I couldn’t be more excited for my client and student Anne Glaser, who recently celebrated her first published essay, in Mothers Always Write. Anne writes of a difficult period in which her teenage son seemed to be spiraling into … she wasn’t sure what. And of the adventure that taught him a new perspective—and a new appreciation for his mother.
Anne invites us into some of her darkest moments, with self-scrutiny and candor:
Sometimes I would wake up my husband to vent. Scott listened patiently and encouraged me to go back to sleep. He’d recite things the therapist told us, that Max was growing too old to control, that he needed to learn from his mistakes, that this stage would pass. But night’s darkness disagreed, telling me a different story.
I resented Scott’s ability to intellectualize our problem, his faith in the therapist’s advice. I resented that he could sleep.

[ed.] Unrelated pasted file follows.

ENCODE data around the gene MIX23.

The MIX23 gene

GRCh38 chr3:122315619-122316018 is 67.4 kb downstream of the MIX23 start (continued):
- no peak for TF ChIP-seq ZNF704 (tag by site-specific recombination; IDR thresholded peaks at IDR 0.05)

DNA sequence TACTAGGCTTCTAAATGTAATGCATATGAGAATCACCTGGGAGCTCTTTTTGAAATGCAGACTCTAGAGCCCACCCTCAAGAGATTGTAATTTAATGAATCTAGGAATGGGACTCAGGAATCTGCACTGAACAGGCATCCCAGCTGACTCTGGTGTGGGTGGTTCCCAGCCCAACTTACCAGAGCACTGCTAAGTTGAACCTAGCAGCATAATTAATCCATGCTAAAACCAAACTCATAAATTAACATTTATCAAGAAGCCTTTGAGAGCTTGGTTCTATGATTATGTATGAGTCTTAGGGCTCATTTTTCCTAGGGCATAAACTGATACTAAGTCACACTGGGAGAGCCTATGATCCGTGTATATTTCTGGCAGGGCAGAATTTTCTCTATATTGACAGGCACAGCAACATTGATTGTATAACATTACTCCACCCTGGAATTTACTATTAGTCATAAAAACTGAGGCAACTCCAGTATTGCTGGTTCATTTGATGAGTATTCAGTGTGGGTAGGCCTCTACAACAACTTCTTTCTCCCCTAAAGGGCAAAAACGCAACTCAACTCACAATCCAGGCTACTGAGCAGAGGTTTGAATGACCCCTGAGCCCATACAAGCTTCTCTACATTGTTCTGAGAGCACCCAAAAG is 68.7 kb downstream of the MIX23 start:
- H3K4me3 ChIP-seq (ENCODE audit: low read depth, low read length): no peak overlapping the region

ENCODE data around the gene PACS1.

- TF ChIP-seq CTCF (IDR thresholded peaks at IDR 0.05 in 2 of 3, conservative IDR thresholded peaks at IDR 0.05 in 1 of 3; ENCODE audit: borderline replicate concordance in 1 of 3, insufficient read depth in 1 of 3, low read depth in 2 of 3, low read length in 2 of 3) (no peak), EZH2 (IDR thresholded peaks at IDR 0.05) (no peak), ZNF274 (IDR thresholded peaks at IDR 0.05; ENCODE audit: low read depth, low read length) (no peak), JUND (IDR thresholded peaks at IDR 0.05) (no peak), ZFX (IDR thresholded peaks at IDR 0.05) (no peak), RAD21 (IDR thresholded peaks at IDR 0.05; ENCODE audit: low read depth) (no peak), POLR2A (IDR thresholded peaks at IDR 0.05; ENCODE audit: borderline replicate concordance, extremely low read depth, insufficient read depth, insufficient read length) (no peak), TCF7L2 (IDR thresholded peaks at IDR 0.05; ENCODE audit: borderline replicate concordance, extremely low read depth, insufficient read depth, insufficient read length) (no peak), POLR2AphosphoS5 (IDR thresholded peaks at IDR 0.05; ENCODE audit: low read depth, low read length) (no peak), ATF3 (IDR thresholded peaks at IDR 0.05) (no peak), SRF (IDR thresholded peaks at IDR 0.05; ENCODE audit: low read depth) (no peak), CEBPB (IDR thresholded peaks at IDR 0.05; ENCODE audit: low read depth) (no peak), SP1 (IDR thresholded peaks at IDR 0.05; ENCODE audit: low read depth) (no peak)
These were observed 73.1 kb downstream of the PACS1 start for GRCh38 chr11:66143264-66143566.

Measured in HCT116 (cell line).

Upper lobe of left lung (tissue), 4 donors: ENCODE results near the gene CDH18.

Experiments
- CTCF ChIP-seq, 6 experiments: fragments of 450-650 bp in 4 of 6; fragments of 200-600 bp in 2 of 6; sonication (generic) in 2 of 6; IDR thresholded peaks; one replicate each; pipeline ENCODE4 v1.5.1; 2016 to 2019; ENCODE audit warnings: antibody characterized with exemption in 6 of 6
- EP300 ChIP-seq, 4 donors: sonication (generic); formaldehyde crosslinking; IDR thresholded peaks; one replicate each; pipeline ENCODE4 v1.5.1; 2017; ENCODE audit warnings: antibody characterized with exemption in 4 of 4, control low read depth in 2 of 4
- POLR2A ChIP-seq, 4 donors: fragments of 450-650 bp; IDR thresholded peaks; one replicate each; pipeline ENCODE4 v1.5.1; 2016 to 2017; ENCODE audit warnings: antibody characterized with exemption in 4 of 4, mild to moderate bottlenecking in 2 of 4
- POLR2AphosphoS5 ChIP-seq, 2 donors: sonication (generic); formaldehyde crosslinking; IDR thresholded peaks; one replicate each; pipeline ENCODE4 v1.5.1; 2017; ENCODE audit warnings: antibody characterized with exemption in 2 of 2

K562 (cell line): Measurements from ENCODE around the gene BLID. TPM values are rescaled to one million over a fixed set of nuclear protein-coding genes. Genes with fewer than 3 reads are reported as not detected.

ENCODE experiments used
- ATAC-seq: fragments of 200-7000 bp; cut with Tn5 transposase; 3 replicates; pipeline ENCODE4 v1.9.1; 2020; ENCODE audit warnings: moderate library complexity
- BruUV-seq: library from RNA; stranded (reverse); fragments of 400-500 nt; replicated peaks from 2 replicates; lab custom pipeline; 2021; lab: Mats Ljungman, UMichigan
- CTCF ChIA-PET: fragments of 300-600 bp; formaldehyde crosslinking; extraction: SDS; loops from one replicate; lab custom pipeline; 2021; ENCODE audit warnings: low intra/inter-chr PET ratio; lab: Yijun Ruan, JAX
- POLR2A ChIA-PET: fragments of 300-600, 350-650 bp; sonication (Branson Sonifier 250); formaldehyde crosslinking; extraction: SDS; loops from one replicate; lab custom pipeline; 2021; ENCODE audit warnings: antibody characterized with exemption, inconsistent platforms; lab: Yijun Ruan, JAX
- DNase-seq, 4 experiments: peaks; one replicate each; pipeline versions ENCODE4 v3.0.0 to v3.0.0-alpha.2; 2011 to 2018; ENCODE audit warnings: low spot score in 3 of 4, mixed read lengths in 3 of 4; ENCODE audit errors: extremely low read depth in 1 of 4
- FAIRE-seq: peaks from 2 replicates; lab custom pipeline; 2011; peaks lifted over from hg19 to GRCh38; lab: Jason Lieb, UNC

Sometimes I gave in to my fear, doing exactly what the therapist told me not to do, which was to frantically text Max, searching for reassurance that he wasn’t doing drugs or hanging out with the “bad” friends. I’d lie in bed waiting for a message to light up my screen, a cellular beacon of confirmation that Max was fine, and I could sleep.
Sometimes Max would respond to the texts, but soon he stopped.
“No one else’s mother texts them at 11:00 p.m.,” he’d spit at me. “Justin thinks you’re insane.”
Justin was the friend who had access to the drugs.
I was insane.
And she ends with a twist that I imagine will bring a tear to many a mother’s eye. Congratulations, Anne!